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Madoda Milazi

Madoda Milazi

Black empowerment shares had mixed fortunes this week as some investors made great gains while others are licking their wounds.

The global crisis has been cruel to investors who bought Barloworld and Sasol empowerment shares as they lost 38 and 26 percent respectively.

Barloworld's empowerment shares were offered at a discount of R83,31 a share in June and this week traded at R43 a share.

Sasol Inzalo shares were sold at R366 a share in August and this week hovered at R270.

But it was not all doom and gloom as MTN and Telkom's black shareholders have made 18 percent and 349 percent gains respectively.

Last year MTN offered empowerment shares at a 20 percent discount of R80 from a 30-day average price of R100. This week the share was trading at R94,14.

Telkom's Khulisa shares were offered at R22,40 a share in 2003, and the this week traded at R100,50 a share.

Makwe Masilela, analyst at Nehawu Securities, said investors only made a loss if they have sold their shares.

He said: "Buying shares is a long term investment. It might appear as if Sasol and Barloworld empowerment shareholders have lost in the short term, but if they haven't sold, they are still perfectly fine. The market will recover and the share value will go up."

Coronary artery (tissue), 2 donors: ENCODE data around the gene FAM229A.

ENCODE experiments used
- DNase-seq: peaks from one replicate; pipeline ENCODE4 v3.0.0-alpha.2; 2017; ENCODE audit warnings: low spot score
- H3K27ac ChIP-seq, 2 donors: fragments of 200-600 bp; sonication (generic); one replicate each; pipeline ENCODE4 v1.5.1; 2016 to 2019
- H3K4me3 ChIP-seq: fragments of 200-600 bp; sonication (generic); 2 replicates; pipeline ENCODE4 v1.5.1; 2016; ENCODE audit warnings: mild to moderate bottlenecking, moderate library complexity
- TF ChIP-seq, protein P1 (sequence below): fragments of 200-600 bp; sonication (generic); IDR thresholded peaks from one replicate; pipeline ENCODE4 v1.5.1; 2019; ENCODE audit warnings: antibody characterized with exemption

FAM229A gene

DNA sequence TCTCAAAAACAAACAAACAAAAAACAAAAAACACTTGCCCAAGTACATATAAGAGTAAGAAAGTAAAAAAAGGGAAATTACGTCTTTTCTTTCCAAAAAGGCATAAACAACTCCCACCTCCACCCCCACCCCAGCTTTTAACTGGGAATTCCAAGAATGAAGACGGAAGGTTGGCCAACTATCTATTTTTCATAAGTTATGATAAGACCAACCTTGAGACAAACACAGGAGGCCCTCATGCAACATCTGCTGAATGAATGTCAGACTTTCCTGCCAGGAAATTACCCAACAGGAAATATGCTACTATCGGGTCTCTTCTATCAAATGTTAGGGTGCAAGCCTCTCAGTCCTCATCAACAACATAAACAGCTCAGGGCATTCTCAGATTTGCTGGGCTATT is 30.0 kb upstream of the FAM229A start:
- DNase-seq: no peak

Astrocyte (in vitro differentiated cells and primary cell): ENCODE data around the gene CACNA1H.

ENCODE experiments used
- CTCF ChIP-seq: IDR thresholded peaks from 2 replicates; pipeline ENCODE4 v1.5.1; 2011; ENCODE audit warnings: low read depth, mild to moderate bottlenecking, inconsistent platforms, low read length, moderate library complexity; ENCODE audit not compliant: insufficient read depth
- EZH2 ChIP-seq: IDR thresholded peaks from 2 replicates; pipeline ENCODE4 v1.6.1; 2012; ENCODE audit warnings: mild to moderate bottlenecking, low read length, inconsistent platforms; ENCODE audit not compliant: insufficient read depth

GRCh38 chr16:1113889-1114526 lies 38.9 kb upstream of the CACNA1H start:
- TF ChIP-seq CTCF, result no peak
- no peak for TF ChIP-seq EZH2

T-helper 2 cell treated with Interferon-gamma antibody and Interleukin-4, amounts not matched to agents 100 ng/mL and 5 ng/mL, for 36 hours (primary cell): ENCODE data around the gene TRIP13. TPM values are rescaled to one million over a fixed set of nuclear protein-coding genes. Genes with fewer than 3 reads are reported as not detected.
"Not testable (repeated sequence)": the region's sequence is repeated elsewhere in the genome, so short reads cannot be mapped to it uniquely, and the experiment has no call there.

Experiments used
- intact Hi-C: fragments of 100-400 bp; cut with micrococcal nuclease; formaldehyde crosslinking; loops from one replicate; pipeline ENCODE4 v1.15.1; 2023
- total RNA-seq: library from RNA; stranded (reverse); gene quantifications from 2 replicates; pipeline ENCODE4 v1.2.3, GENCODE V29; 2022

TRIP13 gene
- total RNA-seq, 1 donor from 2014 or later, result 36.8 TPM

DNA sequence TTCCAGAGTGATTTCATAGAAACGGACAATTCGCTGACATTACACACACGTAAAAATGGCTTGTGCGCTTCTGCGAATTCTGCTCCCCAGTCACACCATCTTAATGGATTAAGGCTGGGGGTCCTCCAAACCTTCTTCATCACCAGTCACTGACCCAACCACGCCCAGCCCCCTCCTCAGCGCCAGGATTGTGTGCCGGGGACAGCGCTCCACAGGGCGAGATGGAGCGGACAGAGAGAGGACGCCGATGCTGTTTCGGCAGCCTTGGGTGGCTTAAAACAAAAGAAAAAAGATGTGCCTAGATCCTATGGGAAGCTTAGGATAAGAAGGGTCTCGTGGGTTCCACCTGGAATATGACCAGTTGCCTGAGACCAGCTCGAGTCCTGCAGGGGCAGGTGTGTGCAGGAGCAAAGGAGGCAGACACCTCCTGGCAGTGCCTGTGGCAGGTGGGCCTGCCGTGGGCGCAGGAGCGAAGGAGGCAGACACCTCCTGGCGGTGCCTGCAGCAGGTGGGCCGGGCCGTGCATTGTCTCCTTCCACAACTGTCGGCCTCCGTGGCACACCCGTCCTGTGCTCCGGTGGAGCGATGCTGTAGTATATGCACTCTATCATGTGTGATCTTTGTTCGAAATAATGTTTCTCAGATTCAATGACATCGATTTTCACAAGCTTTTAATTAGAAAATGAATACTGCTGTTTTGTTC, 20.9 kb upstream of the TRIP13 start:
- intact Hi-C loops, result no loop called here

Stephan van der Walt, head of corporate finance at Bravura Equity Services, said those who took the funded option would lose the most.

"A basic financial principle is that shares cannot be funded by debt as the ability to repay is dependent on a volatile share price," said Van der Walt.

He said, on average, share prices need to increase by about 400 percent over a 10-year funding term for BEE investors to get only 1 percent ownership of the initial shares allocated to them.

He said the funded option of the Sasol Inzalo scheme was a typical special purpose vehicle empowerment structure where BEE investors acquired shares through borrowed funds.

Van der Walt said at the end of the first year, funding charges for each Sasol Inzalo share would be R40 and the dividend per share, based on 2007 figures, would be about R9.

He said if the shares were sold in the next three years and the dividend stayed the same as last year, the funder would have incurred a net cost of R93 a share.

To make up the shortfall, the share price must grow by 23 percent yearly over the next three years for investors not to lose their initial investment.


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